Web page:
Normal Pressure Hydrocephalus (NPH)

Overview

What is normal pressure hydrocephalus (NPH)?

Normal pressure hydrocephalus (NPH) is a condition that’s caused by an abnormal buildup of cerebrospinal fluid in the ventricles (cavities or spaces) of your brain. Cerebrospinal fluid is a clear liquid that circulates around your brain and spinal cord, cushioning and protecting them from damage. When people have NPH, they have an excess of cerebrospinal fluid because their bodies can’t properly drain and absorb the fluid. This fluid buildup can harm your brain.

The difference between NPH and other forms of hydrocephalus is that even though there’s a larger than normal amount of CSF, the pressure inside the ventricles remains the same. This buildup of fluid causes symptoms to happen over time.

Who gets normal pressure hydrocephalus (NPH)?

NPH most often occurs in people over age 60.

How common is normal pressure hydrocephalus (NPH)?

It’s difficult to know how many people actually have normal pressure hydrocephalus because its symptoms are similar to other diseases, such as Alzheimers or Parkinsons disease, or even the natural aging process itself. However, it’s estimated that as many as 10%of people with dementia attributed to other disorders may actually have NPH.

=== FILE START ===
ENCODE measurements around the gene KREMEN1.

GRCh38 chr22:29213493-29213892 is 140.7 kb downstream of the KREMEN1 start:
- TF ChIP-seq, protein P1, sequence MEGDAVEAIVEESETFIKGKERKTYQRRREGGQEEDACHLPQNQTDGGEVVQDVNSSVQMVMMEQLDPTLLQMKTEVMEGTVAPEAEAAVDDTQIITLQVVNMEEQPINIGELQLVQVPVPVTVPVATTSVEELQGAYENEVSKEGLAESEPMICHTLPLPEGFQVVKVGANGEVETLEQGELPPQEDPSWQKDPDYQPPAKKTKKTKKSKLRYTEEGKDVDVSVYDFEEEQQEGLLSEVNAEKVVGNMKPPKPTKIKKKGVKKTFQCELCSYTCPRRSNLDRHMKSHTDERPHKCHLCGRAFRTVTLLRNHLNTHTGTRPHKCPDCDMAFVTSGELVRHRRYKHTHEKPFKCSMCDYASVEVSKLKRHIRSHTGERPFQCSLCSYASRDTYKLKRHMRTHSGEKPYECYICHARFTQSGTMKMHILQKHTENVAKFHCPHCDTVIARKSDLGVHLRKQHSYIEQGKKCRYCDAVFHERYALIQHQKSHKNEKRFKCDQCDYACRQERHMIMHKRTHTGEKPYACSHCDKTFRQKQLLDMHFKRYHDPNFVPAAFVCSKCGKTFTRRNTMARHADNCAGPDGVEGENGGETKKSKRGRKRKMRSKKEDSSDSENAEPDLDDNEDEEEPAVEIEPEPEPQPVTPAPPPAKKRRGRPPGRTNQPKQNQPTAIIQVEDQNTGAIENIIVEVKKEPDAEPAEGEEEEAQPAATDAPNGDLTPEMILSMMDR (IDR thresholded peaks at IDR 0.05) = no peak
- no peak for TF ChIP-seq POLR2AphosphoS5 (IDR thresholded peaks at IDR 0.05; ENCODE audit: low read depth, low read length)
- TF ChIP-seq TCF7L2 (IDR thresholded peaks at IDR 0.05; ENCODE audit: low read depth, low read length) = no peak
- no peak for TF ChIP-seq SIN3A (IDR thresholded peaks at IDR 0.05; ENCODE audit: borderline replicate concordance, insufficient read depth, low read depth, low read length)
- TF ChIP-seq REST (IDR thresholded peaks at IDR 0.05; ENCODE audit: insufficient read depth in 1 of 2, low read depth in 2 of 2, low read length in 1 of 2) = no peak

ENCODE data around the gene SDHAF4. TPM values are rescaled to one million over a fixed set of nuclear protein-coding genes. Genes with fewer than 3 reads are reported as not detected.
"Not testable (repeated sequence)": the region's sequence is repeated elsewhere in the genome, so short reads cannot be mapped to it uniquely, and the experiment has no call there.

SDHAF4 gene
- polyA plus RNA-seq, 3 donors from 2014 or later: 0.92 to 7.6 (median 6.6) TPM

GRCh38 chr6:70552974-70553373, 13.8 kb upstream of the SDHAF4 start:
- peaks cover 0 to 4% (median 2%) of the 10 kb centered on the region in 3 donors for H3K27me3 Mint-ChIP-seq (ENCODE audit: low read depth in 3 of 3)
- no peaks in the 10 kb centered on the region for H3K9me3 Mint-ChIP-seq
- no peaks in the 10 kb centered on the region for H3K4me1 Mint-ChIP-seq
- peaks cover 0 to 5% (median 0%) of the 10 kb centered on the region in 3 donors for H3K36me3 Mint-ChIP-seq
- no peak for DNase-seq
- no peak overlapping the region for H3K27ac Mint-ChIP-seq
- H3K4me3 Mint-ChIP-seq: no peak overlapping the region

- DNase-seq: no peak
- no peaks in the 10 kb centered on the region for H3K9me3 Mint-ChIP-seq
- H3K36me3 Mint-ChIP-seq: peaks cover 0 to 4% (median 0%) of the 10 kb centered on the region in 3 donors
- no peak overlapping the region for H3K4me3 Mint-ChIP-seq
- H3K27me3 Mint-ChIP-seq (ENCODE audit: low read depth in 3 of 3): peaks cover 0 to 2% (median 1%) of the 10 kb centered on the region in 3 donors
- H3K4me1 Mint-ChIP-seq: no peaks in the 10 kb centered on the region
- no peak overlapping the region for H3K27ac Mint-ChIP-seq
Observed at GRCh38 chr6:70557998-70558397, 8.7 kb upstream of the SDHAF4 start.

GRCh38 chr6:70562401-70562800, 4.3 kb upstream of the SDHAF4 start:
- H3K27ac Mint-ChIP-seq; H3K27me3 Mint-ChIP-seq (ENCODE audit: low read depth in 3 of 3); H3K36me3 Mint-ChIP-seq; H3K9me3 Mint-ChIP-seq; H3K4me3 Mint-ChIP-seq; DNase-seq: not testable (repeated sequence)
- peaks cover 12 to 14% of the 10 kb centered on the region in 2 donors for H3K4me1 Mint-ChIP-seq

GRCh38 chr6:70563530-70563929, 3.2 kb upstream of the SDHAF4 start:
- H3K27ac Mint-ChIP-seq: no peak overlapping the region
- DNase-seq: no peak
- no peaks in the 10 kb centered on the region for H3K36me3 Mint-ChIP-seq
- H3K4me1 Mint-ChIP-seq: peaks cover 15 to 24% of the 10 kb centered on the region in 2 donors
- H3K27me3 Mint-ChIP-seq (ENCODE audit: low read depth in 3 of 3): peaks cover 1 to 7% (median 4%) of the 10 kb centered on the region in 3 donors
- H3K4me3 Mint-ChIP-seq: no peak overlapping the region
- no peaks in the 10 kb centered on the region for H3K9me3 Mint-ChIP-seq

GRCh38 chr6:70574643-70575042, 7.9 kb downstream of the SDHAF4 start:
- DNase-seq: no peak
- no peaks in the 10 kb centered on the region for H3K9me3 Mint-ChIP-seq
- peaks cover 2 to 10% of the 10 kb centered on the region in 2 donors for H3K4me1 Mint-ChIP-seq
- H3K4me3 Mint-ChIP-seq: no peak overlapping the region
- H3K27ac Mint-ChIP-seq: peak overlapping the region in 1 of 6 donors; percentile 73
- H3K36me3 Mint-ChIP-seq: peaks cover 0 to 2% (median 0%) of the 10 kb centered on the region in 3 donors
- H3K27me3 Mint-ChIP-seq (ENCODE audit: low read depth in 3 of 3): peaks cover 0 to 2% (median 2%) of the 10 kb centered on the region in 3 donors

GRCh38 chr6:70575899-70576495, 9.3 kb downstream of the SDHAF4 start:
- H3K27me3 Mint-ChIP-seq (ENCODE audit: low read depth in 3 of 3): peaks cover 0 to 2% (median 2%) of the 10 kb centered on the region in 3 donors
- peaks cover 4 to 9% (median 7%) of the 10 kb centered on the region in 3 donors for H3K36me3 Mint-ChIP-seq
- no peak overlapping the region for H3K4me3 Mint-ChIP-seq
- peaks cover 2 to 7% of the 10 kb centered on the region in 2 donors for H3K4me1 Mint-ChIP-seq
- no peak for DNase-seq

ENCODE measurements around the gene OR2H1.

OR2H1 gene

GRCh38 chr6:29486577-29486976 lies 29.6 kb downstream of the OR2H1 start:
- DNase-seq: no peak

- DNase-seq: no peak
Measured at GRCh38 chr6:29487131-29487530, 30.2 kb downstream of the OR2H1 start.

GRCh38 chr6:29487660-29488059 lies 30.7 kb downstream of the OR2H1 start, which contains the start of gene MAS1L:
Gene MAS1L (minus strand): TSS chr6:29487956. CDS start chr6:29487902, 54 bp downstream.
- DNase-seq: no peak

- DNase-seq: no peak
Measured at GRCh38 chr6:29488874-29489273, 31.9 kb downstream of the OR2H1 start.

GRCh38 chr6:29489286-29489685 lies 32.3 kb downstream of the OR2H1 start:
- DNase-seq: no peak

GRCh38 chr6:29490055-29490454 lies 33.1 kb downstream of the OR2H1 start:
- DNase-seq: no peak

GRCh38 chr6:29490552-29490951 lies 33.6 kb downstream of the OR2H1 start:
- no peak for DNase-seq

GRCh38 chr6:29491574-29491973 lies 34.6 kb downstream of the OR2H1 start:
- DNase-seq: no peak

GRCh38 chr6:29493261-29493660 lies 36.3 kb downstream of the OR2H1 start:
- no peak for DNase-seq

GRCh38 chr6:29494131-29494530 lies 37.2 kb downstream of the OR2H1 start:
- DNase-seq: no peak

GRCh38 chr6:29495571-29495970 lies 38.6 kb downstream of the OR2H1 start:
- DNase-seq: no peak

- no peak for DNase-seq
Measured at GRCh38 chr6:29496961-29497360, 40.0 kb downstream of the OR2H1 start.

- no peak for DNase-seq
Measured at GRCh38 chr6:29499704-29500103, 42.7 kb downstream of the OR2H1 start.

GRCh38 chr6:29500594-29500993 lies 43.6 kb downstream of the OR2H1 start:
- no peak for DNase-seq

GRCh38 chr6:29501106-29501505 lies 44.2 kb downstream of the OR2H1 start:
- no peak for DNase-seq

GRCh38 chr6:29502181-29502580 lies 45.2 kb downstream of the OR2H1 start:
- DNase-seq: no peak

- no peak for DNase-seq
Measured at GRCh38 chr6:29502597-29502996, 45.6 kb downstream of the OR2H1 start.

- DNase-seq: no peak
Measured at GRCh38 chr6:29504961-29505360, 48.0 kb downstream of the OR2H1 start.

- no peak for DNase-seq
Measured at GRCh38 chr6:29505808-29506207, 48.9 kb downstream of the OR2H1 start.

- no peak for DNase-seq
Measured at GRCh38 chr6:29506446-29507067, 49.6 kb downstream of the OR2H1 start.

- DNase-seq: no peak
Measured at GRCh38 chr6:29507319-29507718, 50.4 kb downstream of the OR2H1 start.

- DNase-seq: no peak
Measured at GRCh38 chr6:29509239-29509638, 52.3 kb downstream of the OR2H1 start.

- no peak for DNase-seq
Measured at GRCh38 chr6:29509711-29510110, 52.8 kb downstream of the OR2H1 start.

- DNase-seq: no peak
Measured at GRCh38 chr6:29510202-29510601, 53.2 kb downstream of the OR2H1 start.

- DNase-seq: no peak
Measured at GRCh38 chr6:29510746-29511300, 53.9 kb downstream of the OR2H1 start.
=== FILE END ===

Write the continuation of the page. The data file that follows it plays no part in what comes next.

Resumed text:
Symptoms and Causes

What causes normal pressure hydrocephalus (NPH)?

The exact cause of NPH isn’t clear. In most cases, the cause of the buildup of cerebrospinal fluid (CSF) is unknown. However, in some cases, NPH can occur as a result of other conditions that affect your brain, including:

What are the symptoms of normal pressure hydrocephalus (NPH)?

There are three classic symptoms of normal pressure hydrocephalus:

  • Difficulty walking. This problem can be mild or severe. In many cases, people with NPH have trouble picking up their feet. Some describe it as feeling like their feet are stuck to the floor. This can lead to a shuffling walk and problems going up stairs and over curbs. It also increases your risk of falling.
  • Dementia. This often involves confusion, short-term memory loss/forgetfulness, trouble paying attention, changes in mood and a lack of interest in daily activities.
  • Problems with bladder control. Problems include urinary incontinence (the inability to hold pee), frequent urination and a strong feeling of needing to urinate.

Diagnosis and Tests

How is normal pressure hydrocephalus (NPH) diagnosed?

Diagnosis begins with a careful review of symptoms and medical history, as well as a physical exam. Other tests include:

  • Imaging tests. Your provider will order a CT scan or MRI of your head to look for enlarged ventricles in your brain, if appropriate.
  • Cerebrospinal fluid tests. These tests include a spinal tap and external lumbar drainage. During a spinal tap, your provider removes a small sample of cerebrospinal fluid and assesses you to see if the symptoms improve. During external lumbar drainage, they'll remove more cerebrospinal fluid through a special catheter (tube) over 36 hours to further see if symptoms improve dramatically and to test the potential benefit of implanting a shunt (see treatment).